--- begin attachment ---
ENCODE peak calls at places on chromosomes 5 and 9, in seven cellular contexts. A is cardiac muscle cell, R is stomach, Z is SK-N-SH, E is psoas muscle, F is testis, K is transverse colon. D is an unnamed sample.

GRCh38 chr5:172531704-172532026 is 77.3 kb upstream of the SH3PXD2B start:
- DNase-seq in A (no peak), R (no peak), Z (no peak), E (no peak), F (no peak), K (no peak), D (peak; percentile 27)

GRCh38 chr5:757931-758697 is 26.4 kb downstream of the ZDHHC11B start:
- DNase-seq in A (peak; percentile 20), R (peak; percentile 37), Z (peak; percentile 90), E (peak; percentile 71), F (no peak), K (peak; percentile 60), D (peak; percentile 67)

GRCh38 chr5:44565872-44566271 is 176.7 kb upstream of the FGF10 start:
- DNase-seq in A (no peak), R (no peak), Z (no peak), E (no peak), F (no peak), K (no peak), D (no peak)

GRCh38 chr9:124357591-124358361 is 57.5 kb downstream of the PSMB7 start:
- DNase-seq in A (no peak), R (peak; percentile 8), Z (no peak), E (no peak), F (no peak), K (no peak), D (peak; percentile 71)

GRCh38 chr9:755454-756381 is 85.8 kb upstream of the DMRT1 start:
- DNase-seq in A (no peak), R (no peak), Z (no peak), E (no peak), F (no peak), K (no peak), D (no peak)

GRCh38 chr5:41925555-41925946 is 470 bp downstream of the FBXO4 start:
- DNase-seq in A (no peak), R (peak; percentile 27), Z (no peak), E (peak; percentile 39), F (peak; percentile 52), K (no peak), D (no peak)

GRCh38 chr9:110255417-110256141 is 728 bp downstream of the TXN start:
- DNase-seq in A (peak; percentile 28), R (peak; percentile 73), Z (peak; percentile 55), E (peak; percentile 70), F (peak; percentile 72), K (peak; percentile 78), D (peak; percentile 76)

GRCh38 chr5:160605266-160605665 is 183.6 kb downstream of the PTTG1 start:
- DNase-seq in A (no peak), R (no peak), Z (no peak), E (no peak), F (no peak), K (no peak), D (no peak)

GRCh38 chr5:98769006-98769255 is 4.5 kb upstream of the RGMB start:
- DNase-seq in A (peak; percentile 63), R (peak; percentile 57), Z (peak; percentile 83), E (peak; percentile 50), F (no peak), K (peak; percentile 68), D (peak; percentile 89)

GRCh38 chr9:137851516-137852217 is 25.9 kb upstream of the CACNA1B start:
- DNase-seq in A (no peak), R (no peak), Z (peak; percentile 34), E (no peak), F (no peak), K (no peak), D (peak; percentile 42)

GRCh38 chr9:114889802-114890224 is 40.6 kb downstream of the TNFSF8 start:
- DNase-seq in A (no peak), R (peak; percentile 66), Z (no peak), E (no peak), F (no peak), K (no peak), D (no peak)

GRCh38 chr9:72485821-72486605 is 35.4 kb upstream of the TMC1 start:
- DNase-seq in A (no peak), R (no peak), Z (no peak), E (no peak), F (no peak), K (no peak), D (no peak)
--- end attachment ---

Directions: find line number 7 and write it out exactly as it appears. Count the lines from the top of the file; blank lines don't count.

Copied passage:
- DNase-seq in A (no peak), R (no peak), Z (no peak), E (no peak), F (no peak), K (no peak), D (no peak)